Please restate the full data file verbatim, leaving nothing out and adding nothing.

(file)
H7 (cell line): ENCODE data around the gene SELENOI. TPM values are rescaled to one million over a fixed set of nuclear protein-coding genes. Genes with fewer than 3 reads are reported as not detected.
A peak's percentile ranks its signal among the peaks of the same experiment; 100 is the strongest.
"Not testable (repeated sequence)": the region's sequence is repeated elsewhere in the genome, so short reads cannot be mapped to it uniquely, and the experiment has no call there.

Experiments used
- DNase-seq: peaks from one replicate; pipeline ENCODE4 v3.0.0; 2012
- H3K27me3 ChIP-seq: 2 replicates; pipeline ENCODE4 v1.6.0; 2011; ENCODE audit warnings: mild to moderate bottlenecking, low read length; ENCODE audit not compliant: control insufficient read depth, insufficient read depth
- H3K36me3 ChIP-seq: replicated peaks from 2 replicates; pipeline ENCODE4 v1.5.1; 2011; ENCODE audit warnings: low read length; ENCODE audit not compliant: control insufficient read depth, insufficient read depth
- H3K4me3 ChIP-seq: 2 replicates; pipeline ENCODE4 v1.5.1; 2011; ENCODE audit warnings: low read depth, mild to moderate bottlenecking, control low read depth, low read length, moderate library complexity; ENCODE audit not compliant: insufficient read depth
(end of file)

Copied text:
H7 (cell line): ENCODE data around the gene SELENOI. TPM values are rescaled to one million over a fixed set of nuclear protein-coding genes. Genes with fewer than 3 reads are reported as not detected.
A peak's percentile ranks its signal among the peaks of the same experiment; 100 is the strongest.
"Not testable (repeated sequence)": the region's sequence is repeated elsewhere in the genome, so short reads cannot be mapped to it uniquely, and the experiment has no call there.

Experiments used
- DNase-seq: peaks from one replicate; pipeline ENCODE4 v3.0.0; 2012
- H3K27me3 ChIP-seq: 2 replicates; pipeline ENCODE4 v1.6.0; 2011; ENCODE audit warnings: mild to moderate bottlenecking, low read length; ENCODE audit not compliant: control insufficient read depth, insufficient read depth
- H3K36me3 ChIP-seq: replicated peaks from 2 replicates; pipeline ENCODE4 v1.5.1; 2011; ENCODE audit warnings: low read length; ENCODE audit not compliant: control insufficient read depth, insufficient read depth
- H3K4me3 ChIP-seq: 2 replicates; pipeline ENCODE4 v1.5.1; 2011; ENCODE audit warnings: low read depth, mild to moderate bottlenecking, control low read depth, low read length, moderate library complexity; ENCODE audit not compliant: insufficient read depth